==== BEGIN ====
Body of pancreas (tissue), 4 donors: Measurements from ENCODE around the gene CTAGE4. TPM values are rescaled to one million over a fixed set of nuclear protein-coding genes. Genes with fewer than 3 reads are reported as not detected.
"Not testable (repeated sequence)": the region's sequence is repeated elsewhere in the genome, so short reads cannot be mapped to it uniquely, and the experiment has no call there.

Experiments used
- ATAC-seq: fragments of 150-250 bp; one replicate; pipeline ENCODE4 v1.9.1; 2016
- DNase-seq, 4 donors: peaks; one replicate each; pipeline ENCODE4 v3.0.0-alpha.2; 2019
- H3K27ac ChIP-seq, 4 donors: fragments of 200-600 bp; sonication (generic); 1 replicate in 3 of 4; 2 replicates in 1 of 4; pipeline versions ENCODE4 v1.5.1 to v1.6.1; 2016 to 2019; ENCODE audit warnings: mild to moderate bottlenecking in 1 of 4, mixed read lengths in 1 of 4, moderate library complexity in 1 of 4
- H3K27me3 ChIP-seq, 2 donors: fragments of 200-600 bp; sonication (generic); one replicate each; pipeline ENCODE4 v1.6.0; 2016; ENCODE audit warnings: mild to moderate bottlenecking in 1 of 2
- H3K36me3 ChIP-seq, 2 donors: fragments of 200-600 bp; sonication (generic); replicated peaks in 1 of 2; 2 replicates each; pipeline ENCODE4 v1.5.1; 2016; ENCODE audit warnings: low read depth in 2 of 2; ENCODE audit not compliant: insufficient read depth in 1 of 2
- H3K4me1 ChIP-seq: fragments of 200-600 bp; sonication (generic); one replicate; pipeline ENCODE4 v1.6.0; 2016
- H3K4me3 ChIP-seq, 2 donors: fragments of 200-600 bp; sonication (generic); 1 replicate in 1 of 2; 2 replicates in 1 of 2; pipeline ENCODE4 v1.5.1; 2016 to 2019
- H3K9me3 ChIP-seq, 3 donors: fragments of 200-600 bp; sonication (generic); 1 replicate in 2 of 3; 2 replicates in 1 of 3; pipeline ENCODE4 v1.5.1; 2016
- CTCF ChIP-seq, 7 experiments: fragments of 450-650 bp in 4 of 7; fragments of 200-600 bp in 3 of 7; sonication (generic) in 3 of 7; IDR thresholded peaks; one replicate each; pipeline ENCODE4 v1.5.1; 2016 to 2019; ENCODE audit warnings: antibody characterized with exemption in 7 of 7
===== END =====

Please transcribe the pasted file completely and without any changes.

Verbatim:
Body of pancreas (tissue), 4 donors: Measurements from ENCODE around the gene CTAGE4. TPM values are rescaled to one million over a fixed set of nuclear protein-coding genes. Genes with fewer than 3 reads are reported as not detected.
"Not testable (repeated sequence)": the region's sequence is repeated elsewhere in the genome, so short reads cannot be mapped to it uniquely, and the experiment has no call there.

Experiments used
- ATAC-seq: fragments of 150-250 bp; one replicate; pipeline ENCODE4 v1.9.1; 2016
- DNase-seq, 4 donors: peaks; one replicate each; pipeline ENCODE4 v3.0.0-alpha.2; 2019
- H3K27ac ChIP-seq, 4 donors: fragments of 200-600 bp; sonication (generic); 1 replicate in 3 of 4; 2 replicates in 1 of 4; pipeline versions ENCODE4 v1.5.1 to v1.6.1; 2016 to 2019; ENCODE audit warnings: mild to moderate bottlenecking in 1 of 4, mixed read lengths in 1 of 4, moderate library complexity in 1 of 4
- H3K27me3 ChIP-seq, 2 donors: fragments of 200-600 bp; sonication (generic); one replicate each; pipeline ENCODE4 v1.6.0; 2016; ENCODE audit warnings: mild to moderate bottlenecking in 1 of 2
- H3K36me3 ChIP-seq, 2 donors: fragments of 200-600 bp; sonication (generic); replicated peaks in 1 of 2; 2 replicates each; pipeline ENCODE4 v1.5.1; 2016; ENCODE audit warnings: low read depth in 2 of 2; ENCODE audit not compliant: insufficient read depth in 1 of 2
- H3K4me1 ChIP-seq: fragments of 200-600 bp; sonication (generic); one replicate; pipeline ENCODE4 v1.6.0; 2016
- H3K4me3 ChIP-seq, 2 donors: fragments of 200-600 bp; sonication (generic); 1 replicate in 1 of 2; 2 replicates in 1 of 2; pipeline ENCODE4 v1.5.1; 2016 to 2019
- H3K9me3 ChIP-seq, 3 donors: fragments of 200-600 bp; sonication (generic); 1 replicate in 2 of 3; 2 replicates in 1 of 3; pipeline ENCODE4 v1.5.1; 2016
- CTCF ChIP-seq, 7 experiments: fragments of 450-650 bp in 4 of 7; fragments of 200-600 bp in 3 of 7; sonication (generic) in 3 of 7; IDR thresholded peaks; one replicate each; pipeline ENCODE4 v1.5.1; 2016 to 2019; ENCODE audit warnings: antibody characterized with exemption in 7 of 7